Crohn’s disease is a type of Inflammatory bowel disease. This disease is characterized by abdominal pain, diarrhea with or without bleeding, and frequently with symptoms of malabsorption.
Inflammatory Bowel Disease
What is Crohn’s Disease?
Our digestive system is comprised of a series of multiple organs with their critical and defined function in digestion of food, and efficient absorption of nutrients, as well as the elimination of certain chemicals and waste products of metabolism.
The large and small intestines are the main tubular components of the digestive system that are responsible for the absorption of ingested nutrients and water, before eliminating the waste product in the form of stool. There is a wide range of health issues and conditions that can develop in the intestines, among the most common of which is a group of inflammatory conditions, collectively known as Inflammatory Bowel Disease. One form of this condition is called Crohn’s disease, which tends to involve both small and large intestine. To properly manage and treat Crohn’s disease, you must understand what this disease is and the symptoms that typically come with it.
What Are The Symptoms of Crohn’s Disease?
The many symptoms of Crohn’s disease typically develop on a gradual basis. However, patients can also have a significant worsening of conditions in weeks from the initial presentation. Over time, some of your symptoms may worsen in severity. Some of the first symptoms that you’ll experience when suffering from Crohn’s disease include:
Unexplained abdominal pain
General loss of appetite
Diarrhea/ altered bowel habits
Blood in the stool ( frequently)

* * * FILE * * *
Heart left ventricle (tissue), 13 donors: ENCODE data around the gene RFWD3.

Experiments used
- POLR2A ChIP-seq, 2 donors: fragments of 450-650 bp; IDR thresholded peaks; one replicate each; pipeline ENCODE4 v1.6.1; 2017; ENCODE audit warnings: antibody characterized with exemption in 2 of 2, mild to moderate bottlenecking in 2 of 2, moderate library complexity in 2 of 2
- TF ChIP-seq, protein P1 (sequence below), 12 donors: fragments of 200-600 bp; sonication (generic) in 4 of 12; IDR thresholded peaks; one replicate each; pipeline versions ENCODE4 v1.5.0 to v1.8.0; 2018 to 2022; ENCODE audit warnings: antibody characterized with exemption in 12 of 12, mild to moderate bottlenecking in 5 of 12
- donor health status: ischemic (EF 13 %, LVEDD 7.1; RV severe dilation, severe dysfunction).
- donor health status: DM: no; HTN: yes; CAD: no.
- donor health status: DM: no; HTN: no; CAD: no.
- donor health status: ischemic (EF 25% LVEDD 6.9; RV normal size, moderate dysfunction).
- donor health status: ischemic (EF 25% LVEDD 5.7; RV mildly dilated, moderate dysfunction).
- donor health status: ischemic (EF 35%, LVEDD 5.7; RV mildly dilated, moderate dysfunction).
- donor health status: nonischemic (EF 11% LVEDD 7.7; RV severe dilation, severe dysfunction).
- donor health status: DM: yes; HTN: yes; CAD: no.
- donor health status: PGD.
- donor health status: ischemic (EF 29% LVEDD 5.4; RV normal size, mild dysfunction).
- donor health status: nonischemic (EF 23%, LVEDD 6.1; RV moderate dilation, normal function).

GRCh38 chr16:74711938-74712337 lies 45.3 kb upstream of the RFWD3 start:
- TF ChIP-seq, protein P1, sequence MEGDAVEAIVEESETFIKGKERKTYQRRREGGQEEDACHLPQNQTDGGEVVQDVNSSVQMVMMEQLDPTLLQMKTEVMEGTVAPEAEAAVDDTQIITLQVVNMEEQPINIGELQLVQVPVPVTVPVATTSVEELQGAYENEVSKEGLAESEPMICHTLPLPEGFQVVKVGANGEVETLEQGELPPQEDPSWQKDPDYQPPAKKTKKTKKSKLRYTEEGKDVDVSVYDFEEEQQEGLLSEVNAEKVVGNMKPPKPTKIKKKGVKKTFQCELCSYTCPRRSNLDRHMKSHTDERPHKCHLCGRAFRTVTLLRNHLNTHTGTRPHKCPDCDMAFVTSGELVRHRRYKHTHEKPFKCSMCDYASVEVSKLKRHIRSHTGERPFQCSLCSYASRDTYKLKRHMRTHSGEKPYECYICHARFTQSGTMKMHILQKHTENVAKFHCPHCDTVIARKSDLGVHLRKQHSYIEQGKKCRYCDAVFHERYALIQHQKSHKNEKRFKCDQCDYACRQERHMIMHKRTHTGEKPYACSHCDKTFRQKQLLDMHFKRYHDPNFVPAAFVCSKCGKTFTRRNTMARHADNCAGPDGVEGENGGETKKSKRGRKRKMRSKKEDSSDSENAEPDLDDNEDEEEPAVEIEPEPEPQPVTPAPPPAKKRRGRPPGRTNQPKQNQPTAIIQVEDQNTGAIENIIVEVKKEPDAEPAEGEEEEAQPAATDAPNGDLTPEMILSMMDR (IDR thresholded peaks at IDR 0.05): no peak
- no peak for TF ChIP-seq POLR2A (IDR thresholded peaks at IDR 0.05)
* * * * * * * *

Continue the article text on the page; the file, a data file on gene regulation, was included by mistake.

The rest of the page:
Frequent bowel movements
These symptoms are nonspecific and can be missed even by physicians initially as “Irritable bowel syndrome.” Other conditions such as food allergies, viral or bacterial gastrointestinal infections, or medications can also cause similar symptoms.
We recommend further workup if these symptoms tend to linger for more than two weeks or in case of worsening despite treatment.
As your disease progresses, it’s possible for the symptoms that you experience to worsen. For instance, you might start to experience worsening diarrhea or gastrointestinal bleeding, resultant dehydration, and anemia can cause low blood pressure, or severe fatigue, caused by anemia. There can also be associated inflammation around the skin or joints.
Early disease characterization and initiation of treatment can avoid short and long term complications of this long term disease.
What Does Crohn’s Disease Refer to?
Crohn’s disease is a type of Inflammatory bowel disease. This disease is characterized by abdominal pain, diarrhea with or without bleeding, and frequently with symptoms of malabsorption. Often there is a familial predisposition (family history of a similar disease or symptoms). Patients can have problems from obstruction of the gastrointestinal tracts, such as bowel obstruction of other manifestations outside the gastrointestinal tract. It can affect any portion of a person’s gastrointestinal tract, which extends from the anus to the mouth. However, it typically occurs in the colon and small intestine areas.